AN ALLIANCE of Daimler (Mercedes-Benz), Scania, MAN, Volvo, DAF, Iveco, plus light commercial/van maker Ford have signed a pledge to phase out pure diesel engines and focus on hydrogen, battery technology and clean fuels, all by 2040, a decade earlier than originally planned.
They are also calling on governments to impose higher carbon taxes to disincentivise diesel trucks, and make new technology more attractive to operate. The industry is expected to spend about €50bn-€100bn on these new technologies.
The truck makers, under the umbrella of EU carmaker association ACEA, are working with the German funded Potsdam Institute for Climate Impact Research to consider the best technologies and approaches.
The pledge signed by the CEOs of the truck and van businesses also calls for widespread investment in energy grids and a higher tax on carbon across Europe to help drive the change.
‘If we can make this happen, we need to all work together,’ said Scania CEO Henrik Henriksson, who chairs ACEA’s commercial vehicle board.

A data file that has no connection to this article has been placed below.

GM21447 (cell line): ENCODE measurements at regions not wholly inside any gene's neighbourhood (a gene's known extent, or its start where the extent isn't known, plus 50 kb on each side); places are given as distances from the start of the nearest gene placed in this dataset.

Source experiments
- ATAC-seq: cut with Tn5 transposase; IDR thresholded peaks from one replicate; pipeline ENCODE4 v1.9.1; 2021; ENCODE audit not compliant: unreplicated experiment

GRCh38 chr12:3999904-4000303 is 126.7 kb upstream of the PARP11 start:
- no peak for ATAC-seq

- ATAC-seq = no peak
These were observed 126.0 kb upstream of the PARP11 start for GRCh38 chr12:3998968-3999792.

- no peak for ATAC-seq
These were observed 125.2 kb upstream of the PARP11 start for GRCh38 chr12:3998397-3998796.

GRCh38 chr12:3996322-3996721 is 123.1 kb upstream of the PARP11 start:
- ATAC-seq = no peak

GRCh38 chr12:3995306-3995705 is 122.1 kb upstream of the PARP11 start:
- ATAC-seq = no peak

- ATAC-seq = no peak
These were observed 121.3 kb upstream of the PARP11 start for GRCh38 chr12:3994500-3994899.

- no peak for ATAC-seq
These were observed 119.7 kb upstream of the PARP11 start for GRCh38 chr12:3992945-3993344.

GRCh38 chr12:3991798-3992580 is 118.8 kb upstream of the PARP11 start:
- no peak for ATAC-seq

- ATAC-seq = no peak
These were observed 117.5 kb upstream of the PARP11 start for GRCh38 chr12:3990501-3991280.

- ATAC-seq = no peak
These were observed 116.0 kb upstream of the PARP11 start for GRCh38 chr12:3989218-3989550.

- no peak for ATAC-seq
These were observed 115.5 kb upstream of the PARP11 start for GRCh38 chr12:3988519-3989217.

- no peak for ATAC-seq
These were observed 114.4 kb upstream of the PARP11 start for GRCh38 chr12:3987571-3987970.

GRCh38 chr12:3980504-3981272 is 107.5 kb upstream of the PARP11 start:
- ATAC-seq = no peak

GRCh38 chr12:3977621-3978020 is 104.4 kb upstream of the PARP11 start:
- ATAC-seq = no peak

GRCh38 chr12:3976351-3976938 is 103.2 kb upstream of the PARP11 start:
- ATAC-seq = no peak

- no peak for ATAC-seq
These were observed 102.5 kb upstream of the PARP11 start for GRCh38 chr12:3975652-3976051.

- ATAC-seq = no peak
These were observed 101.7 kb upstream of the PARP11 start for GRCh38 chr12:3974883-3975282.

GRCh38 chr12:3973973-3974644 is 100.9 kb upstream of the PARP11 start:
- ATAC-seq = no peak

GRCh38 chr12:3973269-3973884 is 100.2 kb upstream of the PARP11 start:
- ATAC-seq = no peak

The EU plans to reduce CO2 emissions by 50% by the end of the decade and transport, especially by road, is the biggest producer of CO2 across the continent.
The UK has said it will end the sale of new petrol and diesel cars including hybrids by 2035, and will consult on trying to end the use of diesel trucks.
Professor Johan Rockström, director of the Potsdam Institute, observes that freight is one of the most difficult areas to decarbonise: ‘It’s the backbone of any society in the world today, but we have to recognise that it is dependent on the internal combustion engines (ICE) to transport all the goods of every industry.’
While technologies such as battery electric systems work for inner-city delivery vans, long distance haulage vehicles still require diesel because of the need to charge and the weight of batteries reducing payload.
Hydrogen, which requires its own refuelling infrastructure network, is expected by the industry to be a more likely solution for the largest long distance trucks, while biofuels are expected to help cut emissions in the shorter term.
Henrik Henriksson added: ‘There is no silver bullet; it won’t be that one technology will rule everything, there will be parallel technologies over time.
‘They will come in different paces, but if we sit and wait for the perfect technology to emerge we will burn the planet.
‘Any of the changes will require significant investment in either battery charging bays or hydrogen stations, as well as electricity grid upgrades so the network can handle the sudden rush of demand for a fast charger on a large lorry.’